By Aaron Hillis
By Casey Burchby
By Stephanie Zacharek
By Calum Marsh
By Kera Bolonik
By Stephanie Zacharek
By Ernest Hardy
By Eric Hynes
Every year, you enter your office's Oscar pool and carefully select the major categories while haphazardly guessing the minor ones (Animated Short, Makeup). Every year, you lose. Why? Because you've got it backward: Oscar pools are always decided on the margins, where information is sketchier and outcomes are harder to predict. You need to think like a gambler, not a movie lover: If you can pin down the categories where everyone else is clueless, you'll have a distinct advantage. That's where we come in. We've seen all the Oscar-nominated shorts. We've done all the research. (Wikipedia counts as research, right?) And here are our picks for six awards that could finally make you a winner.
Best Sound Editing
On a purely technical level, Transformers was probably the most impressive achievement in sound editing and design last year. But could you live with yourself if you were partly responsible for legitimizing the phrase "Oscar-winner Transformers: Dark of the Moon"? No wonder the series is 0 for 4 at the Academy Awards so far. So who wins? If Hugo gets on a roll with Academy voters, it could sweep through this category as well, but here's an interesting statistic: Since 1995, when a war film has been nominated for sound editing, it has won every time. Translation: Put it all on War Horse.
Best Sound Mixing
The Girl With the Dragon Tattoo, Hugo, Moneyball, Transformers: Dark of the Moon, War Horse
If War Horse wins Best Sound Editing, does that mean it's a lock for Sound Mixing, too? Not necessarily. The same film has won both sound categories just four out of the past 11 years. Plus, though Sound Editing—the creation of noises and effects—typically goes to spectacles, Sound Mixing—the blending of those tracks into a cohesive soundscape—is more unpredictable. Oscar front-runners, though, seem to fare well: The Hurt Locker won Sound Mixing on its way to six awards in 2010; same for Slumdog Millionaire's eight prizes in 2009. In other words, The Artist would have this one locked up if only it had any sound to mix. That—along with its supple balance of ticking clocks, roaring trains, and Sacha Baron Cohen's terrible accent—bodes well for the consensus Best Picture runner-up, Hugo.
If there's a dark horse in this category, it's Albert Nobbs, for Glenn Close's always-tricky Reverse Doubtfire. Meryl Streep's prosthetics in The Iron Lady, though, are exactly the kinds of cosmetics that traditionally win at the Oscars: They're impressive in an overt, flashy way. But are they more overt and flashy than Close's transformation from woman to man? Yes, I'm trying to find a delicate way to say that it's harder to make Meryl Streep look really old than it is to make Glenn Close look like a dude. So far, no luck. The Iron Lady by a hair.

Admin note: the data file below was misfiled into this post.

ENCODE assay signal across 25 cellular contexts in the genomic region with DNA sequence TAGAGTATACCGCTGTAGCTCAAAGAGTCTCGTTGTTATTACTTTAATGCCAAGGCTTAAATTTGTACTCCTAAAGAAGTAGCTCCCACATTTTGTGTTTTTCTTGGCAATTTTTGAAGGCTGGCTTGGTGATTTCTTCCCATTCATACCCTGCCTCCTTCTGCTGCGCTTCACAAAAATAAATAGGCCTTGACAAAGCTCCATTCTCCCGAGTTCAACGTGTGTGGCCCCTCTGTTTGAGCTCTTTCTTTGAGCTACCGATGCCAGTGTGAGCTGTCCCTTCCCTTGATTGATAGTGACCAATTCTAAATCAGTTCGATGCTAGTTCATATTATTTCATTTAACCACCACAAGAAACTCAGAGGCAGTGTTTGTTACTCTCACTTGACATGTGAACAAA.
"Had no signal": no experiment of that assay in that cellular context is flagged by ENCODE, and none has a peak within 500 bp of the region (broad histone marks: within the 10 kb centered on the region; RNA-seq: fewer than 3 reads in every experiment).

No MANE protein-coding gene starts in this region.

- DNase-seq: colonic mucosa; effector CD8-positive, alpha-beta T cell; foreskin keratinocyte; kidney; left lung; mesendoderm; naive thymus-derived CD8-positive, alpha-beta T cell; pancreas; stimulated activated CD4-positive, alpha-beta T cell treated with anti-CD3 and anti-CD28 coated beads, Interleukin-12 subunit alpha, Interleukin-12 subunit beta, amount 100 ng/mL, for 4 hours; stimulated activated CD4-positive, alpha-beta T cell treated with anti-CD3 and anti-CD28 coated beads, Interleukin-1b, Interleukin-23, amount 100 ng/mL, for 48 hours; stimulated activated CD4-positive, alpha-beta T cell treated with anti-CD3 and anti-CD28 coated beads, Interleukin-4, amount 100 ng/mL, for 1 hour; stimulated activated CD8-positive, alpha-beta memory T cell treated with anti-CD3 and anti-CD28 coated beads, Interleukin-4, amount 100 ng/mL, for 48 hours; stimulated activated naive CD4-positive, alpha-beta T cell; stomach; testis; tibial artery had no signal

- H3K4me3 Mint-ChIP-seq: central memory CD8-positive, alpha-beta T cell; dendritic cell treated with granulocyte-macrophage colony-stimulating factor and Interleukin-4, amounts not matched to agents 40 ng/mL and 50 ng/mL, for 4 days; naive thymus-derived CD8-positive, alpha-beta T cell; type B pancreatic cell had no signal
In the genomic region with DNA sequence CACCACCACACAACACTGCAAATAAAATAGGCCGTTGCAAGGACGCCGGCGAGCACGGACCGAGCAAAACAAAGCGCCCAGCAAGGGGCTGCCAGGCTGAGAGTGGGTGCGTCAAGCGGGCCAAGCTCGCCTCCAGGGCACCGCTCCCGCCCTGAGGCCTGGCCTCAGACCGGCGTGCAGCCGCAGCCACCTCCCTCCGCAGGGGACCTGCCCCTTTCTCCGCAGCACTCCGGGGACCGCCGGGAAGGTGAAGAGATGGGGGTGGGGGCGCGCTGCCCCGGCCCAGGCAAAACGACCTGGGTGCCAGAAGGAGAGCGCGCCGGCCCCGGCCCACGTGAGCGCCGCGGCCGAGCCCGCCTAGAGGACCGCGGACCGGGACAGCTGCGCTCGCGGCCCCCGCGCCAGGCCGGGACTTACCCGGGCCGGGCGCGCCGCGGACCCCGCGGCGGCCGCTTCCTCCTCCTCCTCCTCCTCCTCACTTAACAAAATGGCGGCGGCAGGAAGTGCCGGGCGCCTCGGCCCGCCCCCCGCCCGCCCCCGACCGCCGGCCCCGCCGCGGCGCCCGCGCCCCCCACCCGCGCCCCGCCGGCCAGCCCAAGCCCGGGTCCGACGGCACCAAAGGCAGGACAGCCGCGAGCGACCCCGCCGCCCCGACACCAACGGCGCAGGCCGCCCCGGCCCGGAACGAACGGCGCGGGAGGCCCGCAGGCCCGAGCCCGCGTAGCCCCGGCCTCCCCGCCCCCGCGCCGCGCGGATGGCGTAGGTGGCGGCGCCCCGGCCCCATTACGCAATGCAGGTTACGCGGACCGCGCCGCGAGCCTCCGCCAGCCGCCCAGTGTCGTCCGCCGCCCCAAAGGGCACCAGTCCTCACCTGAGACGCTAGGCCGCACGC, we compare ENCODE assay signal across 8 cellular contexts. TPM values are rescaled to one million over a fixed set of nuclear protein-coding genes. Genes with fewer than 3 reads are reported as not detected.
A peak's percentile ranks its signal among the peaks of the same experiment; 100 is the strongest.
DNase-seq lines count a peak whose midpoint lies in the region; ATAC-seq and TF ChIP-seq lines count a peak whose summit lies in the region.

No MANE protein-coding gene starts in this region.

Best Documentary Short
Ah, Oscar season. That special time of year when we trivialize legitimately important social issues by guessing which one will provoke the biggest reaction from an arbitrary group of people who live in Los Angeles. This should be a neck-and-neck race between Saving Face—about the plight of abused Pakistani women—and The Tsunami and the Cherry Blossom, about the plight of grieving Japanese-tsunami victims. Both films are powerful, both offset harrowing footage of tragedy with inspirational messages about the enduring power of the human spirit, but give a slight edge to Saving Face. Its story of wives destroyed by husbands who threw acid in their faces (and, in many cases, got away with it) should resonate particularly strongly in Hollywood, where visible facial scarring is a fate worse than death.
Best Animated Short
Dimanche (Sunday), The Fantastic Flying Books of Mr. Morris Lessmore, La Luna, A Morning Stroll, Wild Life
Do you like quirky, animated films with no dialogue and weird characters doing nonsensical things? Then congratulations! This year's Best Animated Short category is for you. Improbably, animation juggernaut Pixar hasn't won this category in a decade, but 2012 looks to be the year to break the streak: Their work on the charming La Luna is on an entirely different aesthetic level than any of the competition. If the story is somewhat lacking, the character design is absolutely brilliant, right down to the way the protagonist, a boy being taught how to care for the moon, is drawn with pupils so big, they turn the whites of his eyes into la luna–evoking crescents.
Best Live-Action Short
Pentecost, Raju, The Shore, Time Freak, Tuba Atlantic
In a category dominated by one-joke comedies, two films appear to have the combination of heft, heart, and humor that elevates contenders in the feature categories: Tuba Atlantic—about a dying Norwegian man's contentious relationship with the teenage girl sent to care for him during his final days—and The Shore, about an Irish man reconnecting with the best friend he left behind when he headed to the United States during The Troubles. This should be a close race, but The Shore has a stronger pedigree (it was directed by Hotel Rwanda filmmaker Terry George) and a showier lead performance (from Tinker Tailor Soldier Spy's Ciarán Hinds).
Picture: The Artist
Actor: Jean Dujardin (The Artist)
Supporting Actor: Christopher Plummer (Beginners)
Supporting Actress: Octavia Spencer (The Help)
Director: Michel Hazanavicius (The Artist)
Documentary: Paradise Lost 3: Purgatory
Original Screenplay: Midnight in Paris
Adapted Screenplay: The Descendants
Animated Feature: Rango
Art Direction: Hugo
Cinematography: The Tree of Life
Costume Design:: Hugo
Editing: The Artist
Foreign-Language Film: A Separation
Original Score: The Artist
Original Song: The Muppets
Visual Effects: Rise of the Planet of the Apes
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